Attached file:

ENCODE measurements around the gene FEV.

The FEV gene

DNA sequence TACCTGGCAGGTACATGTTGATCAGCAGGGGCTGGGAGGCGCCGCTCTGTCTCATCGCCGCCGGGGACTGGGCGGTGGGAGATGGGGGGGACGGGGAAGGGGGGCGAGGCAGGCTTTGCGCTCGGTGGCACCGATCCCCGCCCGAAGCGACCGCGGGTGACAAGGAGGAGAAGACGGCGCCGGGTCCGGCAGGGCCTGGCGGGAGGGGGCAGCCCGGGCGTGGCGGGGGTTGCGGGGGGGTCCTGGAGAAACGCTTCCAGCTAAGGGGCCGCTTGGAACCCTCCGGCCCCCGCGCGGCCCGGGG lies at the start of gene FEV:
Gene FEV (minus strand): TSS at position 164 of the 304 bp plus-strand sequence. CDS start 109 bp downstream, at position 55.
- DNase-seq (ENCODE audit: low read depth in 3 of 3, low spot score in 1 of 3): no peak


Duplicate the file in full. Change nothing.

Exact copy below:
ENCODE measurements around the gene FEV.

The FEV gene

DNA sequence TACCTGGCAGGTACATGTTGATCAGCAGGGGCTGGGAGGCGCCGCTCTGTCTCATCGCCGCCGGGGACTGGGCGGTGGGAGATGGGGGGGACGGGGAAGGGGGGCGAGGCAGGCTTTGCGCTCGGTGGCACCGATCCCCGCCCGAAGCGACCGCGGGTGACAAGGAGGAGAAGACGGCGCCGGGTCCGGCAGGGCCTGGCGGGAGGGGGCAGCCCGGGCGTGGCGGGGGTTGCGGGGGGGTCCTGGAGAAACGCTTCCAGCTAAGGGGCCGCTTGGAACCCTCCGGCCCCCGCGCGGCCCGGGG lies at the start of gene FEV:
Gene FEV (minus strand): TSS at position 164 of the 304 bp plus-strand sequence. CDS start 109 bp downstream, at position 55.
- DNase-seq (ENCODE audit: low read depth in 3 of 3, low spot score in 1 of 3): no peak